THIS F1 LIFE
Pat Symonds on the future reg changes in F1
In late July the FIA released the tender document for the supply of Formula 1 tyres from 2020. It may seem like dry reading but it is probably one of the most significant pointers to the future of F1 we have seen for a long time.
Beyond the somewhat mundane legalities of the tendering process, the document reveals two major changes to the formula. Firstly it confirms at last the switch from 13” wheels to 18” in 2021, and secondly it requires that these larger-diameter tyres be used without tyre blankets. Furthermore the document has an appendix that reveals detailed technical targets of performance and characteristics that the supplier is asked to use their best endeavours to achieve.
Let’s examine some of these changes. While the wheels will be larger in diameter, the front tyre will be 35mm narrower. The outer diameter of the tyres isn’t specified because although they will have a lower profile than the current rubber, the enormous loads imposed by an F1 car dictate that a reasonable cavity air volume is required to provide robustness, and therefore the diameter will probably grow by around 40mm.
While the larger-diameter wheel will look more contemporary, this isn’t the real reason for the changes. The wake from the front wheels of an F1 car is fundamental in the performance of not only that car, but also the one following it. Narrowing the wake and placing it marginally higher are both steps in the right direction. Also, one of F1’s stated aims is to close the gap between the front and back of the grid. The difficulty of simulating the deflected tyre in both CFD and the wind tunnel is one of the factors that exaggerate that gap, because the complexities of the solutions favour the bigger teams. A slightly more rigid sidewall again moves in the right direction towards this goal.
The appendix gives targets for the supplier to work to, and while it’s the first time something like this has been seen, there is a precedent: the teams worked with the FIA in 2015 to produce a similar target letter.
The headline grabber is the stated desire to have specific performance gaps between compounds with explicit degradation rates for each that should produce stochastic strategies. This was embodied in the 2015 document, but this time the targets are more aggressive since teams will only execute multi-stop strategies if there is a considerable time advantage in doing so (and if this significantly outweighs the risks of losing track position or botching a stop).
Unfortunately the very intellectual capacity of the teams that brings so much to F1 may be the downfall of this altruistic notion. Over the past couple of seasons Pirelli have brought softer and softer compounds to races and yet still we face one-stop strategies. The tyre degradation calculated on Friday is rarely seen on Sunday, and the reason for this is that the teams have calculated that running at lap times below peak performance yields fewer stops and ultimately a better race outcome. While there will be a limit to the effectiveness of this practice, it may well lie beyond the targets set out in the document.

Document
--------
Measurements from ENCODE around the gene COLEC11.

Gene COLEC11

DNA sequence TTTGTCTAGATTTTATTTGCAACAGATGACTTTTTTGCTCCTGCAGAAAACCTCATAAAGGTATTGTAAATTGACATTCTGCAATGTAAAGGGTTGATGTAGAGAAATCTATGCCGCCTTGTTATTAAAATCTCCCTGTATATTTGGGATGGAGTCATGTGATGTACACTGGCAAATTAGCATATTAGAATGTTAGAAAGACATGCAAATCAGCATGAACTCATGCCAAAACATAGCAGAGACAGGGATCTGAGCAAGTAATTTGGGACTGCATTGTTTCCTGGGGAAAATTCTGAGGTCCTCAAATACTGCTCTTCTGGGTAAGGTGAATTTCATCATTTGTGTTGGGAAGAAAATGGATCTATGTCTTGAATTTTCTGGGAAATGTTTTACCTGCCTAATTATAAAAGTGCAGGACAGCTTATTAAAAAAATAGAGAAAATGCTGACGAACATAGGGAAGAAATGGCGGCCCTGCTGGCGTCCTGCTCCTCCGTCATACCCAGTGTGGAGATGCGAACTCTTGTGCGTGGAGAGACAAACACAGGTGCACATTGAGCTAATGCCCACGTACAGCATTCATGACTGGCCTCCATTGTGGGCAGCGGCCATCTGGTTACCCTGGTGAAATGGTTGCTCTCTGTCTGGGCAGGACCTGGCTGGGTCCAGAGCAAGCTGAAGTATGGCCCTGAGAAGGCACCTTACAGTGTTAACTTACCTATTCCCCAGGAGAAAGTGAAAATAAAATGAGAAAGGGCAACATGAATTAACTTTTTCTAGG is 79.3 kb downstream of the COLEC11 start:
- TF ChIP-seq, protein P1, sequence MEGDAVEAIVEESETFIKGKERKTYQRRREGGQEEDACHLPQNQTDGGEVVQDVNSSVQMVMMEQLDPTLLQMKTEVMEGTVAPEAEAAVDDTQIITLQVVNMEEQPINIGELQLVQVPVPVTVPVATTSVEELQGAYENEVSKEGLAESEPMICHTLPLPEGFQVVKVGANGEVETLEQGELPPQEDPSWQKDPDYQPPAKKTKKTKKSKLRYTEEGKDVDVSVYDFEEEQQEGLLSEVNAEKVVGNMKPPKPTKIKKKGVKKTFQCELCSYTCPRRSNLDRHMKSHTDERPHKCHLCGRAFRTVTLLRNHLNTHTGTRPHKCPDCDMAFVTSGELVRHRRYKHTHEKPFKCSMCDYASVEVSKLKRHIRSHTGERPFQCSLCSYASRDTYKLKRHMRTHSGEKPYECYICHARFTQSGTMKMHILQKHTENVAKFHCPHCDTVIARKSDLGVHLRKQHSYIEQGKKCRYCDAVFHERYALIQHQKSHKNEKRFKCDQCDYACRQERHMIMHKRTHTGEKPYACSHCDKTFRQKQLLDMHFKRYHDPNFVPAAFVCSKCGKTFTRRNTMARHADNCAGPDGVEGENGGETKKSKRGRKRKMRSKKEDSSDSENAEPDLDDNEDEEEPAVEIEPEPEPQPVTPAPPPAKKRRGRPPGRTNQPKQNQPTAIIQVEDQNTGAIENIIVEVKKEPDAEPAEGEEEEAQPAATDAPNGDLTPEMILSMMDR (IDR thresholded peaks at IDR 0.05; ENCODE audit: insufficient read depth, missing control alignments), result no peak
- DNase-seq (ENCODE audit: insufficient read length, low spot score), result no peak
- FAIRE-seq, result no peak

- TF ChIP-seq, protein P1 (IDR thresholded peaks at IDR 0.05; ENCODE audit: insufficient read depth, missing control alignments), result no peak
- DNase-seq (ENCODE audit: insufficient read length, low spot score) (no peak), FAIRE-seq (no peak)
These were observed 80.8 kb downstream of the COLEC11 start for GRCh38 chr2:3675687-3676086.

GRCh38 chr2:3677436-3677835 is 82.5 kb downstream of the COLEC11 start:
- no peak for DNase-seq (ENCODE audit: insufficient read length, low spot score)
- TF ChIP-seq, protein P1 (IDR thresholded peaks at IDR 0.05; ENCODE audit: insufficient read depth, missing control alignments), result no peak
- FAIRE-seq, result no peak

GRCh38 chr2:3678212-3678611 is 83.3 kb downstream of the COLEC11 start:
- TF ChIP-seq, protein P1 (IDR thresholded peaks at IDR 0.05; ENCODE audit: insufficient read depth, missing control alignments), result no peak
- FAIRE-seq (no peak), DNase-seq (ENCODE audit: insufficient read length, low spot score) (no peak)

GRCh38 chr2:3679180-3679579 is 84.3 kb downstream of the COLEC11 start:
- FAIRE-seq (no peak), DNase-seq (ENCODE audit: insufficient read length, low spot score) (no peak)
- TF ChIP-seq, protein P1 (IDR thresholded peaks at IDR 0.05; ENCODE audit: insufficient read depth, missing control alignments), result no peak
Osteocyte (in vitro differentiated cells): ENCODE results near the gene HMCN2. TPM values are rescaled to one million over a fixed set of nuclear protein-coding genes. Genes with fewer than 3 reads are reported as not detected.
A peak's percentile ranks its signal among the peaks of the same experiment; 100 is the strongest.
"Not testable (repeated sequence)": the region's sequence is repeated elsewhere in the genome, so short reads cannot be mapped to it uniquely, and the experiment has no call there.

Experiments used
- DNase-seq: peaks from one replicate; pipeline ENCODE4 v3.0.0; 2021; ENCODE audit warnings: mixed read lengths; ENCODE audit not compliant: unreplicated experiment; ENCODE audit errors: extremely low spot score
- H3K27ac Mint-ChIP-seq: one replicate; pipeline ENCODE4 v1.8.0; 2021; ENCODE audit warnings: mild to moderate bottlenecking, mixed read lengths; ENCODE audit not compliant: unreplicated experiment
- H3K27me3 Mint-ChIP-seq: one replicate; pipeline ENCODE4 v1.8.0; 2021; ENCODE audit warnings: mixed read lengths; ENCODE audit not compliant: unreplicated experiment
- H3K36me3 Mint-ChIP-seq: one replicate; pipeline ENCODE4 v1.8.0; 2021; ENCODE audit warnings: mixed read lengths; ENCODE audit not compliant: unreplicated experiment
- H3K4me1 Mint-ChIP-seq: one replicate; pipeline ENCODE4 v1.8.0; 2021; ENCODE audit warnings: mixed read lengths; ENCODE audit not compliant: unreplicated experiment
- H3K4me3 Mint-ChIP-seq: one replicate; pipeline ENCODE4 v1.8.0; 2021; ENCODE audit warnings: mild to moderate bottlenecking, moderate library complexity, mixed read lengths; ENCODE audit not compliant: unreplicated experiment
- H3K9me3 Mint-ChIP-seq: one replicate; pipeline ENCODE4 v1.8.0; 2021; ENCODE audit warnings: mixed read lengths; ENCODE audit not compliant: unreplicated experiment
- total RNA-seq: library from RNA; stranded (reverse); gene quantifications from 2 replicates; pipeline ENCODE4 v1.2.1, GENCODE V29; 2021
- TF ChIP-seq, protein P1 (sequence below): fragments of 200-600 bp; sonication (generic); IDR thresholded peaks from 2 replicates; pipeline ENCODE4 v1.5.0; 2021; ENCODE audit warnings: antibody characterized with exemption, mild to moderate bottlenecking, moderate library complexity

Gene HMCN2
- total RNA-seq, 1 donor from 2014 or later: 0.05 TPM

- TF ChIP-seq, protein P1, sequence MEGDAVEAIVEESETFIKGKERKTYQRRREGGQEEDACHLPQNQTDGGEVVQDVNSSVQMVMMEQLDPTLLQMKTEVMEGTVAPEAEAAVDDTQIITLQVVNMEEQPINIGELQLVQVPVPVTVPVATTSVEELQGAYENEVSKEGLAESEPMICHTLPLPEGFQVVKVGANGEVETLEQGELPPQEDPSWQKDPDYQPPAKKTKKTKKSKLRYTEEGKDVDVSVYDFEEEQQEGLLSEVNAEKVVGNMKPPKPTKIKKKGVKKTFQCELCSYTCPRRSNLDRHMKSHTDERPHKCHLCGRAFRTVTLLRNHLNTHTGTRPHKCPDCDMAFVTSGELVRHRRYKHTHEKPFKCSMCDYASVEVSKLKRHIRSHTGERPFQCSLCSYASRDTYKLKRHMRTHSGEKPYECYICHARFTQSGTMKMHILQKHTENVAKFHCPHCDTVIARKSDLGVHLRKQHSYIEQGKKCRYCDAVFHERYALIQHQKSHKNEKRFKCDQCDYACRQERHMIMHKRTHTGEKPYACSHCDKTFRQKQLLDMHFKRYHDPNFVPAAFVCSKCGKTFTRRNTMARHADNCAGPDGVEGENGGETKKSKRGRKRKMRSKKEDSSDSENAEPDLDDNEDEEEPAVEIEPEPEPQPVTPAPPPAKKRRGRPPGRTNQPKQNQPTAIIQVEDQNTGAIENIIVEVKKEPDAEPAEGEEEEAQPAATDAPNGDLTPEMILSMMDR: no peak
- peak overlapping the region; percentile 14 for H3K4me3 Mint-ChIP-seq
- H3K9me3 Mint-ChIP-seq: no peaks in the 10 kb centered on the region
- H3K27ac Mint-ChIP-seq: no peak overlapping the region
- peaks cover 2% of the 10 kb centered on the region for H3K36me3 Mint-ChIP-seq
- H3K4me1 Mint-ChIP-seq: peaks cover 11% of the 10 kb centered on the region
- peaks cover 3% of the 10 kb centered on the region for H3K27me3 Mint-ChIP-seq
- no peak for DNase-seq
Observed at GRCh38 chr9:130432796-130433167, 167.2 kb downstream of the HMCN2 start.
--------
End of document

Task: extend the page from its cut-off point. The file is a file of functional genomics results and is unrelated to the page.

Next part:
If we suppose that two or more stops is the more entertaining way to run the race, then how do we ensure this happens? The simplest way is to mandate all three
compounds are used in a race and for a minimum of, say, 25 per cent of the distance. The latter requirement would stop the practice of first or last stop laps or single-lap stints behind the Safety Car to get rid of an unwanted tyre. The actual percentage would need careful simulation to ensure multiple strategies were effective – too close to 33% could obviously have everyone stopping together. F1 could also take a leaf out of Moto GP’S book and allow teams to run different compounds on the front if they wished. This could lead to multiple permutations of how to use tyres in a tactical way leading to what is termed ‘peak end effect’, where humans perceive excitement at the end of an event to have a more profound impact on enjoyment.
If multiple stops became mandatory we could consider a different approach to compounding. The appendix suggests the tyre must recover from overheating quickly and that the operating temperature window be much wider. One could go further and suggest the tyres should have very low degradation to allow the drivers once again to push them all the way through the stint. This may determine the tyre has less ultimate performance, but does this matter? Already we’re seeing much of Sunday’s competition being run with strategic nuances that don’t enhance the sport.
The ban on tyre blankets is a good thing, not just because of their extremely high cost and the enormous electrical demand they impose, but more importantly it requires another skill set from the driver – something we’re trying to encourage. No longer will a driver be able to blast out of the pits and maintain any small advantage he had at the pit exit. In future he will have to manage a car with less-than-perfect grip. This in turn will lead to tactics in the race becoming more dynamic, although we must beware of degradation being so low that the overcut becomes the accepted passing manoeuvre.
So, will these changes bring about the required changes or indeed a new supplier? We will soon know the latter but on the former we can but wait.
NO LONGER WILL A DRIVER BE ABLE TO BLAST OUT OF THE PITS AND MAINTAIN ANY SMALL ADVANTAGE HE HAD AT THE PIT EXIT. IN FUTURE HE WILL HAVE TO MANAGE A CAR WITH LESS-THAN-PERFECT GRIP
The switch to 18-inch wheels has been comfirmed for 2021
New rules could mean more stops, but they will not include tyre warmers from 2021